Where’s The Racial Diversity On Mainstream TV Shows?

When it comes to mainstream TV shows, racial minorities are extremely under-represented. Particularly with regards to the American dramas that my friends and I watch regularly, (90210, The Big Bang Theory, One Tree Hill, Pretty Little Liars, Desperate Housewives) there’s always an overwhelming majority of white actors holding down all of the main parts, something that I’m sure producers and writers are very much aware of. And so just to ensure that they’re being politically correct, most of the time they’ll throw in one/two actors of colour (almost like an afterthought) to occupy the comedic, and largely unnecessary, parts in their storylines. There is rarely ever a role-model-type black/brown-skinned character who steals the show and captures the viewer’s full attention.

Yes there are the odd few exceptions. Ugly Betty, The Mindy Project and Scandal are all shows which feature women of colour occupying leading roles. But the fact is that programmes like these are a dime a dozen and they come no way near close to rivalling the amount of dramas in which we see blonde-haired, blue-eyed actors undertaking all of the major character parts. For example, the most popular shows that dominate pretty much all TV channels right now, like: How I Met Your Mother, Friends, Sex & The City and Two and a Half Men, show zero cultural diversity. Furthermore, whilst South Asian and black actors are usually first choice when it comes to the irrelevant character roles, at least we get to actually see them on our TV screens, in some shape or form. Those of East Asian-Chinese/Japanese descent, however, are pretty much non-existent in the world of mainstream serials and dramas!

Is this fair? Do contemporary TV shows provide an accurate representation of the cosmopolitan society that we all live in today? The simple answer is no. And something definitely needs to be done to change this.

16 thoughts on “Where’s The Racial Diversity On Mainstream TV Shows?

  1. I agree that the big networks fall onto this category. Other networks, like the CW are a little better at hiring diverse actors. Tgere is still a long way to go.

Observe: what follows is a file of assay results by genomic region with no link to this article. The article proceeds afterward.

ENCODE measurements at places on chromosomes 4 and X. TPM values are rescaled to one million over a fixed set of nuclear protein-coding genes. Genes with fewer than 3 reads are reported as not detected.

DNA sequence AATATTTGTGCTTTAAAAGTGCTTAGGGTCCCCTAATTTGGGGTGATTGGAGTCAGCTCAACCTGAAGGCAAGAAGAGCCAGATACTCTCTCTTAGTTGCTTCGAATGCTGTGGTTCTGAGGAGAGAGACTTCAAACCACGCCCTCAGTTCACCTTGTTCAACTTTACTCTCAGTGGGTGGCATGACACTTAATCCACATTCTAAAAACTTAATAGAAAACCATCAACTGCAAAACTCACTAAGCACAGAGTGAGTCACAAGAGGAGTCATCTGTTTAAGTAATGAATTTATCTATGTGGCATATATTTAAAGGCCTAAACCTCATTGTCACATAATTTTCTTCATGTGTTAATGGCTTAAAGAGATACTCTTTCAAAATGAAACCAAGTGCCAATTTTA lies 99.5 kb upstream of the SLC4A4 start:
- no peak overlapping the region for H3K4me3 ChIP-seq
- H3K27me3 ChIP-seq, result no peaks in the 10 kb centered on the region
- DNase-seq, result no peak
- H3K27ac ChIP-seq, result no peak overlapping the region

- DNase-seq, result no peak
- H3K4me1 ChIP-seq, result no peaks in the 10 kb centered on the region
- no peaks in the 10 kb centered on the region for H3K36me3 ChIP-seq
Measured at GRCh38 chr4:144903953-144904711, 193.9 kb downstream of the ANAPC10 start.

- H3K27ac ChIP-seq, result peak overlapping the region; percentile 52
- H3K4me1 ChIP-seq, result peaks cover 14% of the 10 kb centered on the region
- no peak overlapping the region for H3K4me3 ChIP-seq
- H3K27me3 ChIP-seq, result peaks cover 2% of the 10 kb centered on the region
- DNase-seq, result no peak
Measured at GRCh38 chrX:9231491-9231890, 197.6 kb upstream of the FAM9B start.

2. And then there’s the lack of diversity in ALL of the entertainment industry. Unbelievable that Amber Ruffin is the VERY FIRST black woman to have been hired to write for a late night talk show. Yay. We’re happy. But … it’s kind of mind-numbing, too. :\

  3. At a recent baby shower, one of my husband’s friends–a TV writer–talking about casting for show business. She explained that calls for “all ethnicities” are interpreted (by agents, actors and otherwise) as “for Caucasians.” It was only by marking a casting call “ell ethnicities except Caucasian” that they received non-Caucasian submissions. I wanted to engage more deeply in the conversation, but my son was getting tired and so I left with bunches of questions.

    I saw things like TV whiteness differently before I had that first conversation with my husband about how our son would experience racism someday. Since then, I’ve seen a lot of people waving off the idea that representation is important. Notably, these are people who are well represented in TV shows, movies and otherwise. How are such people confident enough in others’ experiences to speak to what is or is not globally acceptable? I love Doc McStuffins because it’s full of sweet representations of diversity. It’s what I want my son to grow up knowing about the world: that there are so many ways to be, and each is lovely and right. I just wish I didn’t have to look to a small handful of shows to represent for him the world as it actually is.

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